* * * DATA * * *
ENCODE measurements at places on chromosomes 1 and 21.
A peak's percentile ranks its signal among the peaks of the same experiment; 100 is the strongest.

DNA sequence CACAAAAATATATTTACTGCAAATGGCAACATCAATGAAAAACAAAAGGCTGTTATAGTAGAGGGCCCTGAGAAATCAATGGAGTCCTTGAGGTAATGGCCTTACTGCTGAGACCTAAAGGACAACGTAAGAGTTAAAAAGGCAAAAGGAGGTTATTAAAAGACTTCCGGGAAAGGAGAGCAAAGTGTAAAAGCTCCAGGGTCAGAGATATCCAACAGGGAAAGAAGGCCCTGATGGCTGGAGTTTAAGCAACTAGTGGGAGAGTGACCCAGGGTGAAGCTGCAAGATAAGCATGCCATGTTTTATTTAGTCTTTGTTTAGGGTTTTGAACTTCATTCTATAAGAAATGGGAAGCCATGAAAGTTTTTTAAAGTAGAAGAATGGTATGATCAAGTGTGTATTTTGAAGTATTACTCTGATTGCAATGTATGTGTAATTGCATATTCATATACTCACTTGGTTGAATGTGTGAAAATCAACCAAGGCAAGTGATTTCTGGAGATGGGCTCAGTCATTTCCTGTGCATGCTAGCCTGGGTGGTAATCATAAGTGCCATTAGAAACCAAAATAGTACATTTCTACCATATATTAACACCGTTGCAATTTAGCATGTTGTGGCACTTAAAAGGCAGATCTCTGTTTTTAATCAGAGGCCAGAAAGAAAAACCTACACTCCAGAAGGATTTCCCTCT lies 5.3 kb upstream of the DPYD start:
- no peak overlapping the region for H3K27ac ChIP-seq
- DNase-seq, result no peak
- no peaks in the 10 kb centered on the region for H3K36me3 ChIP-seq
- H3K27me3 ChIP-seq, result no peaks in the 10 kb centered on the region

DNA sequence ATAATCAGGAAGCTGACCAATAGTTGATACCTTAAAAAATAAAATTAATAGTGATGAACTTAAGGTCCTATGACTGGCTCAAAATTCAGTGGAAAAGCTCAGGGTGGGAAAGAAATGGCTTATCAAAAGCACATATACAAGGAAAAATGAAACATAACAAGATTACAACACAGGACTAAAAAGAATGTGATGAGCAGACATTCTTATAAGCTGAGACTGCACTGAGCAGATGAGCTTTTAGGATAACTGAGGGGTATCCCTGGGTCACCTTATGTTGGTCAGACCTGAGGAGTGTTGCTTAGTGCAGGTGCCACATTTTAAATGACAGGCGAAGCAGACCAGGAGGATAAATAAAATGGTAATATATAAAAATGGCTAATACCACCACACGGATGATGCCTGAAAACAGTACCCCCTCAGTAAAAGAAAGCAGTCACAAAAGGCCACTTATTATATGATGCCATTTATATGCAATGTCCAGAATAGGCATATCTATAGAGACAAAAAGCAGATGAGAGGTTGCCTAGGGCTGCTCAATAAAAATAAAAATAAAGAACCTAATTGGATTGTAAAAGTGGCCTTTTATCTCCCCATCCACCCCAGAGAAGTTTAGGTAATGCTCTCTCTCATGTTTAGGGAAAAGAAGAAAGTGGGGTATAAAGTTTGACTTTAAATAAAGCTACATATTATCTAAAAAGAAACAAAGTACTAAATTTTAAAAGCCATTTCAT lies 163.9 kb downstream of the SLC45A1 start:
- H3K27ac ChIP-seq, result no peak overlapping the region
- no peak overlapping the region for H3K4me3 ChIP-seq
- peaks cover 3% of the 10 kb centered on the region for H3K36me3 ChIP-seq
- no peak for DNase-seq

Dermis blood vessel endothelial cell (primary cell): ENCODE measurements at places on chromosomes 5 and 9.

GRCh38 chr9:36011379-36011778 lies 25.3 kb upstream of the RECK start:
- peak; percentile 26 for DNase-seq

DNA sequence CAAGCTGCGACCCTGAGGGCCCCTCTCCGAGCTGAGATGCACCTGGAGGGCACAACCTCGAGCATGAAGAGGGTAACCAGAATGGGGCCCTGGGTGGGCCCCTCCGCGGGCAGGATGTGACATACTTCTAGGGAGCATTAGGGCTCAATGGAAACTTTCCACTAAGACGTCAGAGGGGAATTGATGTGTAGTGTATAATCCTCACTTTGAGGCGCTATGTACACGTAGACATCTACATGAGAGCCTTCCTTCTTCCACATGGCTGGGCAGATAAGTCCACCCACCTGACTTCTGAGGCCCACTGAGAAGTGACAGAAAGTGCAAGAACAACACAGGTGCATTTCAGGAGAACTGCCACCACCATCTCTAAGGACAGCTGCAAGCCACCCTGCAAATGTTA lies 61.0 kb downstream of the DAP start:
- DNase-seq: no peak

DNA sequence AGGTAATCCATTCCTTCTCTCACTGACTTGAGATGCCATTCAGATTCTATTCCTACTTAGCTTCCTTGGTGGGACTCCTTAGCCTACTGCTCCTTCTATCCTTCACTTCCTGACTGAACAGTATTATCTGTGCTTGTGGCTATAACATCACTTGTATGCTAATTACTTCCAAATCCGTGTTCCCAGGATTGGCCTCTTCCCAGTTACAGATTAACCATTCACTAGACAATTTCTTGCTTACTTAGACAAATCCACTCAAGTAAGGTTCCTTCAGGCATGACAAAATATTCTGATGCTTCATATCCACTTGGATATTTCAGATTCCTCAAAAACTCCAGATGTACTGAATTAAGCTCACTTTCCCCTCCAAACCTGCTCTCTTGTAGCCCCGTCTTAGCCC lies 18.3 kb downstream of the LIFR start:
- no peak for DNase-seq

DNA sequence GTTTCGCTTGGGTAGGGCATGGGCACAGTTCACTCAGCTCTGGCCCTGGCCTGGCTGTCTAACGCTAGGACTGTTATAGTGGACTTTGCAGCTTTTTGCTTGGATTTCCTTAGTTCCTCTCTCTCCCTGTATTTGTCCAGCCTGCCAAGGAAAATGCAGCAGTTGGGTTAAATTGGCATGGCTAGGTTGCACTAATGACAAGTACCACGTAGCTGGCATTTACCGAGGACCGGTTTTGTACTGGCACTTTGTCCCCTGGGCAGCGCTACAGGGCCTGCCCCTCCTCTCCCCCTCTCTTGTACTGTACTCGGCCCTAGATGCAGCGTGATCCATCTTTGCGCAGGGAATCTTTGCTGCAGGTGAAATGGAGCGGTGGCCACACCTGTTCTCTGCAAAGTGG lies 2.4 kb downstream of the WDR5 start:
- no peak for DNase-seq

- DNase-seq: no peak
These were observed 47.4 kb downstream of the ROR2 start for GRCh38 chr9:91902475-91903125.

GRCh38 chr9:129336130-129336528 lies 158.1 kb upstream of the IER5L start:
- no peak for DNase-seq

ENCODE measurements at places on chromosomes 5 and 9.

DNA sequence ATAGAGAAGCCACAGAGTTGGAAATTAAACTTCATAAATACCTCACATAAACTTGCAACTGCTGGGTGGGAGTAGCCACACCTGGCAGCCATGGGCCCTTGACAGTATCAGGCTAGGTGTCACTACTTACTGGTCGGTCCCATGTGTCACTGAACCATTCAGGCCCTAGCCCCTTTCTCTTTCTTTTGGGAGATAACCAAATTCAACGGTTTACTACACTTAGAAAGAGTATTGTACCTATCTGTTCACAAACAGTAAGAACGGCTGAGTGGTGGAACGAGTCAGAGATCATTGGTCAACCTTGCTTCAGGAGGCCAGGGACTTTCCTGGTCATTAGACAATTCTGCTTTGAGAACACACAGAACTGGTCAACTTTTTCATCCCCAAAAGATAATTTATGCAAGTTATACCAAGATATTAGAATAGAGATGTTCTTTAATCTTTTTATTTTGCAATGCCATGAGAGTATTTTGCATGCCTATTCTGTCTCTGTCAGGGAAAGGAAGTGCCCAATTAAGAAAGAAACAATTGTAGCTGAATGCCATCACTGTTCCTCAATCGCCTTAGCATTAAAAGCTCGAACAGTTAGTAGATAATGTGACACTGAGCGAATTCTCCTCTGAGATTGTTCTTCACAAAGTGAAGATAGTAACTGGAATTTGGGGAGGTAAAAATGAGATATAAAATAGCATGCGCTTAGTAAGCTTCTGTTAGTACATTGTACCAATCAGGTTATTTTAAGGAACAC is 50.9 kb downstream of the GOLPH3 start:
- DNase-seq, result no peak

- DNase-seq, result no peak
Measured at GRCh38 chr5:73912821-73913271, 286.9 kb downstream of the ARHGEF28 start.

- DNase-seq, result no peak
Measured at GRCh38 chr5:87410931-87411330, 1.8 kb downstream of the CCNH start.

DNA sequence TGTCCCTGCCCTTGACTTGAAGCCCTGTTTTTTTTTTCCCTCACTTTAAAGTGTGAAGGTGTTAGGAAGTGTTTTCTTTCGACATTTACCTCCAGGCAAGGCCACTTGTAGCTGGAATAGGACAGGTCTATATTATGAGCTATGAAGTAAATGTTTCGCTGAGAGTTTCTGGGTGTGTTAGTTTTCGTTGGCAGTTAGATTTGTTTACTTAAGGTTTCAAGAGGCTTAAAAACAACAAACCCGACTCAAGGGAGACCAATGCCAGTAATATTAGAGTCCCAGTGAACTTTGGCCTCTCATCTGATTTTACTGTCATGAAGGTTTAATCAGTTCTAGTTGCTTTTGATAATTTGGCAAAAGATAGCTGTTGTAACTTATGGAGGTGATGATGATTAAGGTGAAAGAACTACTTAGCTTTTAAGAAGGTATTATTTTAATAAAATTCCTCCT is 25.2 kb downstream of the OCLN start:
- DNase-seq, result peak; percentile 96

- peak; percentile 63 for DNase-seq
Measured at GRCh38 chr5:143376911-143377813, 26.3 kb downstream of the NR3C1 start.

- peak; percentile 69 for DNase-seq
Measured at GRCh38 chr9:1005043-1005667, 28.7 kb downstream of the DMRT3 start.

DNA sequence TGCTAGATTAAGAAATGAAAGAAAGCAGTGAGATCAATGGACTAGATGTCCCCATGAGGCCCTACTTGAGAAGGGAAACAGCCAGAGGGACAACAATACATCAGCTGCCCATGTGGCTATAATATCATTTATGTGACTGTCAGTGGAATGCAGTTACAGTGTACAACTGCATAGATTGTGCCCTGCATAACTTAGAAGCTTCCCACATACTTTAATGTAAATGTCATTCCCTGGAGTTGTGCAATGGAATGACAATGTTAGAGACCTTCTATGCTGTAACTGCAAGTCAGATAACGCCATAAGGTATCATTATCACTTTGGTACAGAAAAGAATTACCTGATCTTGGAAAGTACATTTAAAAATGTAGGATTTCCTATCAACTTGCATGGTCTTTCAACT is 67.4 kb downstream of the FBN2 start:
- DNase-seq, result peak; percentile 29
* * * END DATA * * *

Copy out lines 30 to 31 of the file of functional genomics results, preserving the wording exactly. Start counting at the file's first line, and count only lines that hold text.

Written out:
Measured at GRCh38 chr5:73912821-73913271, 286.9 kb downstream of the ARHGEF28 start.

- DNase-seq, result no peak